It’s not that uncommon for Jews and Muslims to be living together! However, there is probably only one place in the world where it’s quite obvious to see a mosque and a synagogue at the same premises, sharing one common boundary wall. At the Keizer Street in Paramaribo, the Jewish Synagogue Neveh Shalom and the Muslim Mosque of Ahmadiyya Anjuman are side by side.
As gathered from the sources during my visit, the original Neve Shalom Synagogue building was constructed during 1719 by Ashkenazi Jews. The synagogue was rebuilt and enlarged to its current size between 1835 to 1837.
This magnificent wooden Synagogue is the only active Synagogue today in Paramaribo, the Capital, serving the whole Jewish community of Suriname. The Synagogue is a striking landmark of downtown Paramaribo.
The Aron Kodesh (holy ark), Bimah (dais) and the benches are all made of beautiful woodwork. The synagogue boasts several beautiful Torahs, hundreds of years old.
A very unique characteristic of the Neve Shalom Synagogue is its sandy floor. According to tradition, the sand is:
a reminder of the Hebrews’ 40 years in the desert after the exodus from Egypt, and
the days of the Inquisition when practicing Judaism was punishable by death. During those days, marranos (those who were forced to convert to Christianity during the Inquisition but however, continued to practice their Judaism) met in cellars to practice their Judaism. They covered the floor with sand to muffle the sounds of their prayers.
Further, as gathered from other sources in Paramaribo, according to it’s name, the mosque was established after the missionairy and pioneering work of the Ahmadiyya Anjuman Isha`at Islam Movement.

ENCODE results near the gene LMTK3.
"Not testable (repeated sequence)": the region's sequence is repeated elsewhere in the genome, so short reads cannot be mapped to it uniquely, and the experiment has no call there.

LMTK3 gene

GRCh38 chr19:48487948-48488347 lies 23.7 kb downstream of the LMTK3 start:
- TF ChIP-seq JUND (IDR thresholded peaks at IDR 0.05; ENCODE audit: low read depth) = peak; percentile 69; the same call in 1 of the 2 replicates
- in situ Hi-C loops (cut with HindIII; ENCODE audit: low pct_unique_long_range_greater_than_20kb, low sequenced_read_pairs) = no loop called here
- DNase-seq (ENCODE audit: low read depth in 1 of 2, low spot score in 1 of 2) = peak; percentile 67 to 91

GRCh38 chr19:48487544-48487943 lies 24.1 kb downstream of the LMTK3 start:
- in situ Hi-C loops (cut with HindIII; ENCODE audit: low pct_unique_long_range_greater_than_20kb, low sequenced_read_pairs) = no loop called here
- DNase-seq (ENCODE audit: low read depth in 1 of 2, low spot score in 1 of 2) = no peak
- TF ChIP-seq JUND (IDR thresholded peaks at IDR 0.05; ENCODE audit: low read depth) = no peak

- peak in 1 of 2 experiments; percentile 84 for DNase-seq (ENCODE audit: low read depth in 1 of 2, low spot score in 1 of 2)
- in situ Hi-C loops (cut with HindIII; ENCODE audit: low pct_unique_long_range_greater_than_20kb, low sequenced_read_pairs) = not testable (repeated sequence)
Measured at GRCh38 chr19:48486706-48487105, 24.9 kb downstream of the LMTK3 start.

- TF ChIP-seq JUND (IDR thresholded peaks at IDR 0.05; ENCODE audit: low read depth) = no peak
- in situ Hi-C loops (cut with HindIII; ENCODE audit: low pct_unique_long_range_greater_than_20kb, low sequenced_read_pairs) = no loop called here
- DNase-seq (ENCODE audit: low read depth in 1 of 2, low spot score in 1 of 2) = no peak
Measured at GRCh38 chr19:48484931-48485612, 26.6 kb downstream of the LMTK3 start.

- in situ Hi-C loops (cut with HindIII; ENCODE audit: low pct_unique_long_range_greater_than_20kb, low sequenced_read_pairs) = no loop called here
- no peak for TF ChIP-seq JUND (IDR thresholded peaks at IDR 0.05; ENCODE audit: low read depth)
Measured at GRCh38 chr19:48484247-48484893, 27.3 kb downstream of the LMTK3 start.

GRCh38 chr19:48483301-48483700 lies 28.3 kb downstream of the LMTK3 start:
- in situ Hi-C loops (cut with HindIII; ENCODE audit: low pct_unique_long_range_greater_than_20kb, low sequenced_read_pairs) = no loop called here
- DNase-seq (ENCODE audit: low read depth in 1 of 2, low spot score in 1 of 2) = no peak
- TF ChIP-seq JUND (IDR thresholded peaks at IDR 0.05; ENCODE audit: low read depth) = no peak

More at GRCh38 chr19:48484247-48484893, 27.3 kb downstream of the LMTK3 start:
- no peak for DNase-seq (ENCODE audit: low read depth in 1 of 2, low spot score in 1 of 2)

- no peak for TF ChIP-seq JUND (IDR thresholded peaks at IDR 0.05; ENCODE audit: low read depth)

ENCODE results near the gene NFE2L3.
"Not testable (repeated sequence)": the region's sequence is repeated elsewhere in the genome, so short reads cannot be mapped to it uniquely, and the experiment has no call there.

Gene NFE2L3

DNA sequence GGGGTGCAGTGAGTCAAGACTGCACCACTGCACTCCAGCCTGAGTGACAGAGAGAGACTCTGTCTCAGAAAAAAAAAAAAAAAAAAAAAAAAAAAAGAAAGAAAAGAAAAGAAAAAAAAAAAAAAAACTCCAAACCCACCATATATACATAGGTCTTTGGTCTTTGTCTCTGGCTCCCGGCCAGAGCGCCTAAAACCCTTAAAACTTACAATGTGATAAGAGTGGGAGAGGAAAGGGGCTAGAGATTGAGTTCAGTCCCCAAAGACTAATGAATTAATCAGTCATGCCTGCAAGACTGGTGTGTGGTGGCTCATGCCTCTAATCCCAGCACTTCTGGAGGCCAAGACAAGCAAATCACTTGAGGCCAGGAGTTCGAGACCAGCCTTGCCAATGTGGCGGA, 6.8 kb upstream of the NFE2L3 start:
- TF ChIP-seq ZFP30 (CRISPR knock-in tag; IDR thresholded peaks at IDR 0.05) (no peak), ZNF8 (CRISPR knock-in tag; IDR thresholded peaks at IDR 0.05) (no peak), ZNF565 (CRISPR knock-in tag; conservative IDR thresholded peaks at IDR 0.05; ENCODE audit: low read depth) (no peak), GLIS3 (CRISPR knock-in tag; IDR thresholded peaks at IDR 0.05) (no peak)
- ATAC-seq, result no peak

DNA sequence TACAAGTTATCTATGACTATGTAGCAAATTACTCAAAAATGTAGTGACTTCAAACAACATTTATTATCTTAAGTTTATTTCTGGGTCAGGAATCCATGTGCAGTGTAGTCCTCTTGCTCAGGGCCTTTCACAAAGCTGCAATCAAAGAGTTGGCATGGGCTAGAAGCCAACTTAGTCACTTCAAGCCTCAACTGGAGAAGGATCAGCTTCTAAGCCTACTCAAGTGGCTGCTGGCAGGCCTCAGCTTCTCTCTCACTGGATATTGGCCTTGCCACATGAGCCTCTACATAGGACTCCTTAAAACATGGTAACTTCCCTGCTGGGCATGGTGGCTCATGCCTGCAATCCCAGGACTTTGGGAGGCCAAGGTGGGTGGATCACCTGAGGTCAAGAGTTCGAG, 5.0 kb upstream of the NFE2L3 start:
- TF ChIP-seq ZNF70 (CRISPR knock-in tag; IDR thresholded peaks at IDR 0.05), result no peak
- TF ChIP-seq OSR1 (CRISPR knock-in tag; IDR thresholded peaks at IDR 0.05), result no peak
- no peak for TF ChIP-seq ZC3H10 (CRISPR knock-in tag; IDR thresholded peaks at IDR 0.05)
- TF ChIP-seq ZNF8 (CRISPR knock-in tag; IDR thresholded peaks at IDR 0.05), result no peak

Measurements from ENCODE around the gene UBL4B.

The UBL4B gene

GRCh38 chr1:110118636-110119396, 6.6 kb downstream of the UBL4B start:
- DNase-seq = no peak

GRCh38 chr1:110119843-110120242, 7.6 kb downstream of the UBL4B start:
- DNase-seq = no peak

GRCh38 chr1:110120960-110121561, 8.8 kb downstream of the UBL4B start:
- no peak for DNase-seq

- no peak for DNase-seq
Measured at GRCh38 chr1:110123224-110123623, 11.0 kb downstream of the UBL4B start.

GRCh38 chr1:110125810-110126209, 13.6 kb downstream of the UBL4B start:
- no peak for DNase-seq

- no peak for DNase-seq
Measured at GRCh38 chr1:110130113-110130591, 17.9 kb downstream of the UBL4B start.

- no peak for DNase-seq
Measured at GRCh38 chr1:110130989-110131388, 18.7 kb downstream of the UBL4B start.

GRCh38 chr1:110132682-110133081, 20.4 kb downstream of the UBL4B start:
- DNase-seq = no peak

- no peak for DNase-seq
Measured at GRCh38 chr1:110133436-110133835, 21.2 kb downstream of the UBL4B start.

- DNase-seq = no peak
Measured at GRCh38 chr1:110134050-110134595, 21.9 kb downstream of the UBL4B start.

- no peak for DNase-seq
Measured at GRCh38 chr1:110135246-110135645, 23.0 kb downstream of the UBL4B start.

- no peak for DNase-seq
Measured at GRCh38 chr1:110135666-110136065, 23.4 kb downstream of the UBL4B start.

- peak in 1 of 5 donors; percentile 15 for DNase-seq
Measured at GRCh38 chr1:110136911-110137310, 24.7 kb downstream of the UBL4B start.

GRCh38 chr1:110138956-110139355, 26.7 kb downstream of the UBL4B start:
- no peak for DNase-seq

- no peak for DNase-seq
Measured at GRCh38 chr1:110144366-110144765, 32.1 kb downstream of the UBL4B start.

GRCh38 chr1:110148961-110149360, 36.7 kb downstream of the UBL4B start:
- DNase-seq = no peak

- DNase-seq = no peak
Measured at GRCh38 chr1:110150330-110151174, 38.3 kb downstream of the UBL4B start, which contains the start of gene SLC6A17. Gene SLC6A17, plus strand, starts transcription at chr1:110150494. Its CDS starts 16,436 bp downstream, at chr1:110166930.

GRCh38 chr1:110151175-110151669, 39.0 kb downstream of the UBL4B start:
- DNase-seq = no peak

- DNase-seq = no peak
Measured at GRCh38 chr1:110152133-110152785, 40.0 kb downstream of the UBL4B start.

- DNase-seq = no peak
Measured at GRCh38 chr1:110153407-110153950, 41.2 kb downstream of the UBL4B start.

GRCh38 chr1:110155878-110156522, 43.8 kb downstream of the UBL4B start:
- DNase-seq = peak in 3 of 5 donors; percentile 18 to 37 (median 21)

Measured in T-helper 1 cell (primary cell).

In 1914, six years after the death of Hazrat Mirza Ghulam Ahmad, some of his prominent followers, whom he had himself appointed to manage the movement after him, established the Ahmadiyya Anjuman Isha`at Islam in Lahore. It was formed in order to preserve and advance Hazrat Mirza’s mission, and to save the movement from degenerating into just another squabbling sect of Islam.
Leaders of the Lahore Ahmadiyya movement have been recognised, by eminent Muslims outside the movement, as the ablest Muslim scholars, authors and missionaries of modern times. Maulana Muhammad Ali (d. 1951), the first head of the Anjuman, wrote numerous books about Islam, including many in English, and these have been acclaimed as making a true picture of Islam available to the world, and to the West for the first time. Khawaja Kamal-ud-Din (d. 1932) was the pioneer Muslim missionary to the West. He established the Woking Muslim Mission in England in 1913. The Anjuman also set up a mission in Berlin and completed a magnificent mosque there in 1926.
These missions were, for decades, the principal centres of Islam in Europe, and were supported by Muslims of all persuasions. The missions achieved considerable success in correcting the West’s misconceptions about Islam and brought many Europeans into the Muslim faith, including several intellectuals, writers, and members of the British nobility.
The Lahore Ahmadiyya movement also sent its missionaries and literature to many other parts of the world, from Fiji in the remotest east to Suriname in the farthest west, where Muslim communities were helpless in the face of attacks upon the religion of Islam. The threat to Islam was comprehensively repulsed in all these places.
Submitted by Bobby Singh